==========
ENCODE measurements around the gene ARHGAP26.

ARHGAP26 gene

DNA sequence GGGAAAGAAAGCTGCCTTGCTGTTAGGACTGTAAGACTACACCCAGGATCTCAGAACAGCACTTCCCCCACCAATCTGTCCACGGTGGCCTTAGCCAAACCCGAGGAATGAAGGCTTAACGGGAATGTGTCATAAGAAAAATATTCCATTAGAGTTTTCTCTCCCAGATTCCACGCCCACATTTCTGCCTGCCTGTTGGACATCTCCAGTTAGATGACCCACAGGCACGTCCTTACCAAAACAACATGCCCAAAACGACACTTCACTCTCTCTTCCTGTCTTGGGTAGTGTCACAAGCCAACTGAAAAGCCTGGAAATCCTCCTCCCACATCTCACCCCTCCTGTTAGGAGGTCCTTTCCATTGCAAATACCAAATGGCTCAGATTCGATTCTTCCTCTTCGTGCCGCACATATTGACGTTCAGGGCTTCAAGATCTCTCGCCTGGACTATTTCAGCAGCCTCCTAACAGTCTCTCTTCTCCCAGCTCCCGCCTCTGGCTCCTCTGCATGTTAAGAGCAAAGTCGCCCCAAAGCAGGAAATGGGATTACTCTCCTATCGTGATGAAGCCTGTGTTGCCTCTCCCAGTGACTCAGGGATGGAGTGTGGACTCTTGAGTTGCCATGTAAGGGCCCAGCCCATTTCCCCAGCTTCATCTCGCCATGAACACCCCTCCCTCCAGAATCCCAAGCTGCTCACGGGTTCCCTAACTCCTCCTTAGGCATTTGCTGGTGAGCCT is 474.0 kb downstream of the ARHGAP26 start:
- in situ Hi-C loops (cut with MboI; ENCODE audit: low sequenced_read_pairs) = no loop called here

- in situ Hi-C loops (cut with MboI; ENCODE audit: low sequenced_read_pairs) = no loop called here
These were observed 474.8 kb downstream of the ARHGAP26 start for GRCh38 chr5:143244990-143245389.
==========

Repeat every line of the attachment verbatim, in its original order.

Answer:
ENCODE measurements around the gene ARHGAP26.

ARHGAP26 gene

DNA sequence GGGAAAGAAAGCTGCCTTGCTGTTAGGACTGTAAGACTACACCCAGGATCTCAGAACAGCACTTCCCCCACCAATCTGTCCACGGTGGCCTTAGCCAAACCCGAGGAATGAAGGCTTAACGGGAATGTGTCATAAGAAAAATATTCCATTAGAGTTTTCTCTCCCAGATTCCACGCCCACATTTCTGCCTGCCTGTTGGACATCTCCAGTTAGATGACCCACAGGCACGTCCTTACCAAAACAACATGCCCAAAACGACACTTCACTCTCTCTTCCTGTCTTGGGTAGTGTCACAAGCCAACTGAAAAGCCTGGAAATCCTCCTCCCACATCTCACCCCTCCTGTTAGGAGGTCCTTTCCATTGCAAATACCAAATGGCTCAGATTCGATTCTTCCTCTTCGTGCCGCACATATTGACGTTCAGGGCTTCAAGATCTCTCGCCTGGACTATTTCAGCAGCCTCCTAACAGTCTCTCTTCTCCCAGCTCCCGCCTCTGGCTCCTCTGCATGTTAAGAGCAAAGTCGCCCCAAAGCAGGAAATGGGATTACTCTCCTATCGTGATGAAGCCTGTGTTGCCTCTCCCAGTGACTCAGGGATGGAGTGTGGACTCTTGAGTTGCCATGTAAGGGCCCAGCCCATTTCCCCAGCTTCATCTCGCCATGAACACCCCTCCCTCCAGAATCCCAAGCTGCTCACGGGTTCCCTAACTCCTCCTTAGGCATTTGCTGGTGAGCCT is 474.0 kb downstream of the ARHGAP26 start:
- in situ Hi-C loops (cut with MboI; ENCODE audit: low sequenced_read_pairs) = no loop called here

- in situ Hi-C loops (cut with MboI; ENCODE audit: low sequenced_read_pairs) = no loop called here
These were observed 474.8 kb downstream of the ARHGAP26 start for GRCh38 chr5:143244990-143245389.